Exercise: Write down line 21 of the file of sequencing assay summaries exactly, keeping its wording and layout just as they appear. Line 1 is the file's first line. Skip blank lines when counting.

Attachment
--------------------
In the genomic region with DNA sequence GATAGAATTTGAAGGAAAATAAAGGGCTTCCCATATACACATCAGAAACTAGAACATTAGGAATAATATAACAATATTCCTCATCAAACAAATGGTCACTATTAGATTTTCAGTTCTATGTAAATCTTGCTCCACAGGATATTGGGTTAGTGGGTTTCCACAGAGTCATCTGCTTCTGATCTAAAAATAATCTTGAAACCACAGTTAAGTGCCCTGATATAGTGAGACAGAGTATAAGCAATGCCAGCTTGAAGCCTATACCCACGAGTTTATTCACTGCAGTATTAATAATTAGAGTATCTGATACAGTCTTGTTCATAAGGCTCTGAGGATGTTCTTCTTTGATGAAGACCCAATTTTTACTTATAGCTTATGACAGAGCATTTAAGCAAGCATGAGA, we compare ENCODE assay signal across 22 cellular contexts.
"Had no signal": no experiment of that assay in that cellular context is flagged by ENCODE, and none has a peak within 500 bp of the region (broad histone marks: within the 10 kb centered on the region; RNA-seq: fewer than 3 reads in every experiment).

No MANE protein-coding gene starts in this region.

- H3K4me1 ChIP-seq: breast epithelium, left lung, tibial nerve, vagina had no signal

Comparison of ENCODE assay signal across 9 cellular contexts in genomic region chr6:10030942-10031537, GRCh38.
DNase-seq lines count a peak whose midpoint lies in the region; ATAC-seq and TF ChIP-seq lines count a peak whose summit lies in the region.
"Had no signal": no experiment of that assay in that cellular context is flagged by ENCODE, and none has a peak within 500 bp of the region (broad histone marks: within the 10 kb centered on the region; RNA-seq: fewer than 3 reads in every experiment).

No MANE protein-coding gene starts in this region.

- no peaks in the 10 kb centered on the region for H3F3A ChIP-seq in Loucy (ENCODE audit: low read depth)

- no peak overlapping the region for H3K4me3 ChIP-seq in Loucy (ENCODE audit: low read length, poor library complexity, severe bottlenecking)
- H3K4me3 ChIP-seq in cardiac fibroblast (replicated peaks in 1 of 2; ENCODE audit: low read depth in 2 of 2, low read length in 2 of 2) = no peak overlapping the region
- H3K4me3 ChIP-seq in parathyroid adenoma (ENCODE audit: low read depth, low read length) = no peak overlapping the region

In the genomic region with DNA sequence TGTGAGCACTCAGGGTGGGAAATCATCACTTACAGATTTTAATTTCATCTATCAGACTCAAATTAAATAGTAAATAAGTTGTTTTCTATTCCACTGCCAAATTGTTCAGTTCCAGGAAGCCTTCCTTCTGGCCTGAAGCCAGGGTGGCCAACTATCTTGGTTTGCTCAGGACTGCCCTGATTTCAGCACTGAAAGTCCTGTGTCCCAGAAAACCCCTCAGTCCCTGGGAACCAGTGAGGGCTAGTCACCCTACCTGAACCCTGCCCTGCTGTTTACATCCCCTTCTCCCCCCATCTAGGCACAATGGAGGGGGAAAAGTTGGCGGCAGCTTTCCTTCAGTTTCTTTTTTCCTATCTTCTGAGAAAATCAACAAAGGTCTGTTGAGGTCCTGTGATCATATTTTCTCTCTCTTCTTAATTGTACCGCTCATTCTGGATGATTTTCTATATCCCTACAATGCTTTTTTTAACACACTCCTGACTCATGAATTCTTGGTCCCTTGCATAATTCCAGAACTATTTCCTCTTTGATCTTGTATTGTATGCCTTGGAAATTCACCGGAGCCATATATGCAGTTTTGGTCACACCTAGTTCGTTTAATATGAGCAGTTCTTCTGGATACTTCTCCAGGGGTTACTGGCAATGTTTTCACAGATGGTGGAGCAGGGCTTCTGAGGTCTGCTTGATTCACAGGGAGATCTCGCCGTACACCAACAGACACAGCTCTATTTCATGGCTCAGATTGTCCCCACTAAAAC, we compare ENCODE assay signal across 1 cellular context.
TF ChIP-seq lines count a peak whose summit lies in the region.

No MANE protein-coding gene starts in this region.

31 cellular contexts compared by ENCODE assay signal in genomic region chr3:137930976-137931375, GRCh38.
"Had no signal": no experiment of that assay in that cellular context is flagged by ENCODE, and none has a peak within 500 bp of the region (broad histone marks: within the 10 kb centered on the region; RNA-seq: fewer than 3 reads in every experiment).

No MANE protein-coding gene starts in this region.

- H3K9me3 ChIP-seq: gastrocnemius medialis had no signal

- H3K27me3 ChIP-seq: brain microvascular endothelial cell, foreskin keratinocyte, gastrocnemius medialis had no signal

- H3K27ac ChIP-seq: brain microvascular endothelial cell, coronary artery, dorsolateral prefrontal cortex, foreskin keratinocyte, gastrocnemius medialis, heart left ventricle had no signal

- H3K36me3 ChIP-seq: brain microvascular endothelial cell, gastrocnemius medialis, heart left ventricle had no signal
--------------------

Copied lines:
- H3K27ac ChIP-seq: brain microvascular endothelial cell, coronary artery, dorsolateral prefrontal cortex, foreskin keratinocyte, gastrocnemius medialis, heart left ventricle had no signal